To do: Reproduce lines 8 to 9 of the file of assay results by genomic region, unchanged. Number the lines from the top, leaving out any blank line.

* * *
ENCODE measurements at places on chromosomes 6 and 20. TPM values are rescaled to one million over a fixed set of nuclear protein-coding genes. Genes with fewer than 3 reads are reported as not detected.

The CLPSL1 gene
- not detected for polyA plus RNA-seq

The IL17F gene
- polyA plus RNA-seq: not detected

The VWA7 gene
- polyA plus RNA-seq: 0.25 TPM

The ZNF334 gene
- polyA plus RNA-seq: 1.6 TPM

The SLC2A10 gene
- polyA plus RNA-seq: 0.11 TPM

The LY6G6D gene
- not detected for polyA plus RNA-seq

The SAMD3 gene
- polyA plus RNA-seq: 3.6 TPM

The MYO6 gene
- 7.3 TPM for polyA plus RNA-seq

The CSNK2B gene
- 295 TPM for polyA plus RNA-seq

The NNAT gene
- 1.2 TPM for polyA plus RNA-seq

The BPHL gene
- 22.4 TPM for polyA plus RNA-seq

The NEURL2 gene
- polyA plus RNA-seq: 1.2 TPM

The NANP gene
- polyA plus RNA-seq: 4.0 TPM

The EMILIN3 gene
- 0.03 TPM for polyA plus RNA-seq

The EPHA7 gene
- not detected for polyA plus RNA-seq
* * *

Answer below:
The ZNF334 gene
- polyA plus RNA-seq: 1.6 TPM